David Michael Slater's sixteen picture books include Cheese Louise (Walrus Books, 1999), The Ring Bear (Flashlight, 2004), Jacques & Spock (Clarion, 2004), and Flour Girl (Magic Wagon, 2007). The Bored Book (Simply Read Books, 2009) was reviewed positively in the New York Times. David's collection of short fiction for adults, The Book of Letters (Evermore Books, 2010), includes "The Last Lottery," which was nominated for a Pushcart Prize. His ongoing YA series, Sacred Books (Blooming Tree Books, 2008-present), is being developed for film by producer Kevin Bannerman (Lion King/Curious George) and screenwriter Karen Janzsen (Dolphin Tale). David lives in Portland, Oregon.
*A nearly wordless picture book presents the "I can read"
A small boy with a determined, mischievous expression enters a library in the company of his mother. The look on the boy's face, perfectly rendered by Kolar (as are all the expressions), alarms the library books, and they run for their lives. The boy captures a blue-bound book and begins manhandling it as he would any toy, in the process ripping and creasing the pages. The other books look on, horrified. The boy's mother (who, unsettlingly, seems to care not a whit that the boy has mistreated a book) comes to get him. He tosses the book to the floor as he leaves. The other books lovingly glue and tape the battered book back together. A new day, and--horrors!--the boy returns. Again, the books scatter. But then the blue-bound book sees the boy's forlorn expression and suddenly understands. The book leaps from its safe perch to the boy, the boy opens the book, and it is here that the four words of text make their powerful statement--"Once upon a time." For the boy has learned to read, and now books are cherished and library manners learned.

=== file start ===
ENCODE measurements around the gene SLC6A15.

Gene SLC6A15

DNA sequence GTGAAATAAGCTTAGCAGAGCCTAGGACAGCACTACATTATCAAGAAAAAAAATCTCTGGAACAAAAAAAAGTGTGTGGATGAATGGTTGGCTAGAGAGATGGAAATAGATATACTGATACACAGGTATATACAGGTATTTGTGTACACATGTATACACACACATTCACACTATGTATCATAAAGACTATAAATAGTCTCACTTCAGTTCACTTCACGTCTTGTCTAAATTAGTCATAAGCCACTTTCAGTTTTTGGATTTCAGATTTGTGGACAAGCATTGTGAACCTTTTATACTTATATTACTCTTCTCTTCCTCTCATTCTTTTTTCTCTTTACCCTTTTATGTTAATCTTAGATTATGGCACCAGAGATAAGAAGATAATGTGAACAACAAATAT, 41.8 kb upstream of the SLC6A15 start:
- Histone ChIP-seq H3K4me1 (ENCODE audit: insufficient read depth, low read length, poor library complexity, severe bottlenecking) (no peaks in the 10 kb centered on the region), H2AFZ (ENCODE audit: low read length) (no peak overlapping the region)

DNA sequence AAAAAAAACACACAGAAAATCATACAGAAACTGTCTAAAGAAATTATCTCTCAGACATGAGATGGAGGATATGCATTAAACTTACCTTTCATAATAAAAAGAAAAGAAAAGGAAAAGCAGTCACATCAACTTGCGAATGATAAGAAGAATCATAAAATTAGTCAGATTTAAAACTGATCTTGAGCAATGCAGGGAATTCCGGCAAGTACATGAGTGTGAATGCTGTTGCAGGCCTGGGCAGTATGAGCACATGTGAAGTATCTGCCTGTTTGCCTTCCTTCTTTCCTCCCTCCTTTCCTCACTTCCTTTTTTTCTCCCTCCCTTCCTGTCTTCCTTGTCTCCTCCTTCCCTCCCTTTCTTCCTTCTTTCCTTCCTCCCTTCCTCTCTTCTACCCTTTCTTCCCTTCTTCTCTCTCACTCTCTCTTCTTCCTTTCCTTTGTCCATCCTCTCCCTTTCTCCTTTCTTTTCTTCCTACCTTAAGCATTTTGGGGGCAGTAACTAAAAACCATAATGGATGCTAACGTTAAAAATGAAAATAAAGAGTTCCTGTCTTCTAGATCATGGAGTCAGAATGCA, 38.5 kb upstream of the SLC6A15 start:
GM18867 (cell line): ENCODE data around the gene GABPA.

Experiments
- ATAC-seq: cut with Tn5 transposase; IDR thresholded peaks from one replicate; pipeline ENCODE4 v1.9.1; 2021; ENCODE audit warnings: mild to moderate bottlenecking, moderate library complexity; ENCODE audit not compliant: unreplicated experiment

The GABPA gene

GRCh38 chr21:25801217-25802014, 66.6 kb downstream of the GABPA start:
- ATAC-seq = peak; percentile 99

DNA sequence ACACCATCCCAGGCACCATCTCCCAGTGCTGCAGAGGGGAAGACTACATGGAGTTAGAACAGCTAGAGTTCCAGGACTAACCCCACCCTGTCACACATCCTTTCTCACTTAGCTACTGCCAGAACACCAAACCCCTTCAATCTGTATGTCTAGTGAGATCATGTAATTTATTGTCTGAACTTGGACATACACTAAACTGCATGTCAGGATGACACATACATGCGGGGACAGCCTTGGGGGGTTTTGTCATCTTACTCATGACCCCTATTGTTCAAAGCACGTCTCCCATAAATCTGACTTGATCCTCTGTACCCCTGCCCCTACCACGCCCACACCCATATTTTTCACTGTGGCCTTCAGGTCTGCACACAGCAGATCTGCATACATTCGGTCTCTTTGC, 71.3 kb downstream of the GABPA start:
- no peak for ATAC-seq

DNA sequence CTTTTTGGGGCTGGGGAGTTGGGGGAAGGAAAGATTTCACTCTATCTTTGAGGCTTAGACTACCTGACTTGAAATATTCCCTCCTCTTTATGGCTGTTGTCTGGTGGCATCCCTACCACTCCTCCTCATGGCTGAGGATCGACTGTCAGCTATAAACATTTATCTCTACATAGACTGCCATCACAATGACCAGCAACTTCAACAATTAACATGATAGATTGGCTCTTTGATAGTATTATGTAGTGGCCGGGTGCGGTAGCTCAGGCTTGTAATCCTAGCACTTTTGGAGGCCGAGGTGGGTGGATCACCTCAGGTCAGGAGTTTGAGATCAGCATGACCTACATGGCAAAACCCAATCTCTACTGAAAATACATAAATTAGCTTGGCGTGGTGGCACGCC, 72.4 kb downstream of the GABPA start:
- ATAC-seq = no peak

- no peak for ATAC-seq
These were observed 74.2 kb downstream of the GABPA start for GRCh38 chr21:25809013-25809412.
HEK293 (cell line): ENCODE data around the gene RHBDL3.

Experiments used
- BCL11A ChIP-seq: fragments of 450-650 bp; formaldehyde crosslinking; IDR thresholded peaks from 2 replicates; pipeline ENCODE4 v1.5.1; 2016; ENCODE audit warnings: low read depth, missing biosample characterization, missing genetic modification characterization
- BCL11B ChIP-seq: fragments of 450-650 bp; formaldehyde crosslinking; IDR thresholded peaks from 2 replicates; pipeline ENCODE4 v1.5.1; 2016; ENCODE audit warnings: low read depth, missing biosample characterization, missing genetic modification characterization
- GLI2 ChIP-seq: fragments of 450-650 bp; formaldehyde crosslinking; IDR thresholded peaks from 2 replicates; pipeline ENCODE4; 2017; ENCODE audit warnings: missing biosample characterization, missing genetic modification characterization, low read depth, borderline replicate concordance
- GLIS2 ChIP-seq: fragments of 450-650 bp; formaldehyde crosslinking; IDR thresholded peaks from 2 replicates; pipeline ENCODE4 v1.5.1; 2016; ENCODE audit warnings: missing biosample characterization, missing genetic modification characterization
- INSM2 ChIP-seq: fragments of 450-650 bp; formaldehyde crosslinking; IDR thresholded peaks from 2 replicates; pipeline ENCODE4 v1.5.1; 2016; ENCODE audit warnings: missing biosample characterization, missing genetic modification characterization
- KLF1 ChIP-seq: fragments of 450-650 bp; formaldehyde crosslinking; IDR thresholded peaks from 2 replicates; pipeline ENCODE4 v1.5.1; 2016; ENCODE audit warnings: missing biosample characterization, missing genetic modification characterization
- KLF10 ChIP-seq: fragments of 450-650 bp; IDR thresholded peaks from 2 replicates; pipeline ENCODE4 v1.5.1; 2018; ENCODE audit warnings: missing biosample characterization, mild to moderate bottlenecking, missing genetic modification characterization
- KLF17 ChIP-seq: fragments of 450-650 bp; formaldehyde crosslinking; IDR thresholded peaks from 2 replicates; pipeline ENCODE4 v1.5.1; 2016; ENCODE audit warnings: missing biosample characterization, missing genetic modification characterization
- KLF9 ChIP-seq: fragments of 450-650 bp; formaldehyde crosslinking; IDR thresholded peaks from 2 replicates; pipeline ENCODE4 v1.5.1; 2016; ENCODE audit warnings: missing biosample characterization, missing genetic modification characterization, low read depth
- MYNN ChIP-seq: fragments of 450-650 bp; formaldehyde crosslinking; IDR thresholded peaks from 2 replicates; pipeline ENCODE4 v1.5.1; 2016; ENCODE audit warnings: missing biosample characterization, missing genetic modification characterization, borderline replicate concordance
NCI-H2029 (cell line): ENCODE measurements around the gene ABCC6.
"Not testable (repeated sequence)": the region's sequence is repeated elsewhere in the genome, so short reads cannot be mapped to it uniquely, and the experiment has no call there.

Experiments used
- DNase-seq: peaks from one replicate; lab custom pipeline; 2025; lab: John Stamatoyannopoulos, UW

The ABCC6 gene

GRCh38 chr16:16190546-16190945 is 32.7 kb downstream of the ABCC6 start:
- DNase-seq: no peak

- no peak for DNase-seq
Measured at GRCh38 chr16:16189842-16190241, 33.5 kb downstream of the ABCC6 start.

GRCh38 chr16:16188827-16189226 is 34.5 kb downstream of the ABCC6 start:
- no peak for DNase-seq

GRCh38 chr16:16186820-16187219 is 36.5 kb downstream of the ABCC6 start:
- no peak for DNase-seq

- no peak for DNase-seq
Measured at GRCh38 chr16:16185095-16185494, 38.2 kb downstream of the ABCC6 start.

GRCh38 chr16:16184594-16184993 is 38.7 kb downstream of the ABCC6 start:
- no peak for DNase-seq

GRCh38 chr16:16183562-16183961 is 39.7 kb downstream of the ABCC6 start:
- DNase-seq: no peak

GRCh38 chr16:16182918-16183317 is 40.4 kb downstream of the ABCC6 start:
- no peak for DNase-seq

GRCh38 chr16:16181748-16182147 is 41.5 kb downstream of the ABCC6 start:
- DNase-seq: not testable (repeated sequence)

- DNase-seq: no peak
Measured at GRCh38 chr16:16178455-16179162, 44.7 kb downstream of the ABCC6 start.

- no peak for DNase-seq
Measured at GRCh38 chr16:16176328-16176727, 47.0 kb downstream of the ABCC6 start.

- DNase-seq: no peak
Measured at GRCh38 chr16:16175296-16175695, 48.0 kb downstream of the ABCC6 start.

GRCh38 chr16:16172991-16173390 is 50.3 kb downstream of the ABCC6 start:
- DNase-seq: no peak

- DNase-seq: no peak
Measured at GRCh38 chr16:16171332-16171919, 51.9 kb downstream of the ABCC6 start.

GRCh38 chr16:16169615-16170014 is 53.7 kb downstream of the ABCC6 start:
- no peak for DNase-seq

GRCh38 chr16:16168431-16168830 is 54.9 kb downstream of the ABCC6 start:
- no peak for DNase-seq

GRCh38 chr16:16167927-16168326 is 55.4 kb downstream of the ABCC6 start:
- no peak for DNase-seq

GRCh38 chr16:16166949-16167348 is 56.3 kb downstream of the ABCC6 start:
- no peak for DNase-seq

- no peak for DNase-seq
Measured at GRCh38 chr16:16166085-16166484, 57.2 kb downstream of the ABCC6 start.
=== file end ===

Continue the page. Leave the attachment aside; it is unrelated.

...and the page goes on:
Presented as a grand adventure, the moment when a child first learns to read is powerfully rendered in this well-made story. -Kirkus Reviews, *starred review
Slater's (The Bored Book) wordless story seems headed
toward a lesson about mistreating library books, but the lesson
turns out to be one of surprising compassion. The book abuser is a
young library visitor with a mop of black hair who grabs a blue
book while the others flee (all of the books have expressive faces
and sticklike appendages). A question mark above the boy's head as
he opens the book signals his non-reader status. Instead, he holds
it upside down, rips it, tosses it, and folds the pages,
accompanied by anguished looks from the book itself. On a return
visit, the book's efforts to avoid the boy are futile, and he
strikes again. But then something wonderful happens: the boy learns
to read, and he and the book are reconciled. Kolar's (Stomp,
Stomp!) digitally made figures are crisp and flat, and the
expressions on the books' faces do their comic work effectively.
Library champions don't usually tolerate the ill-treatment of
books, but sometimes, Slater implies, what looks like bad behavior
is just boundless eagerness.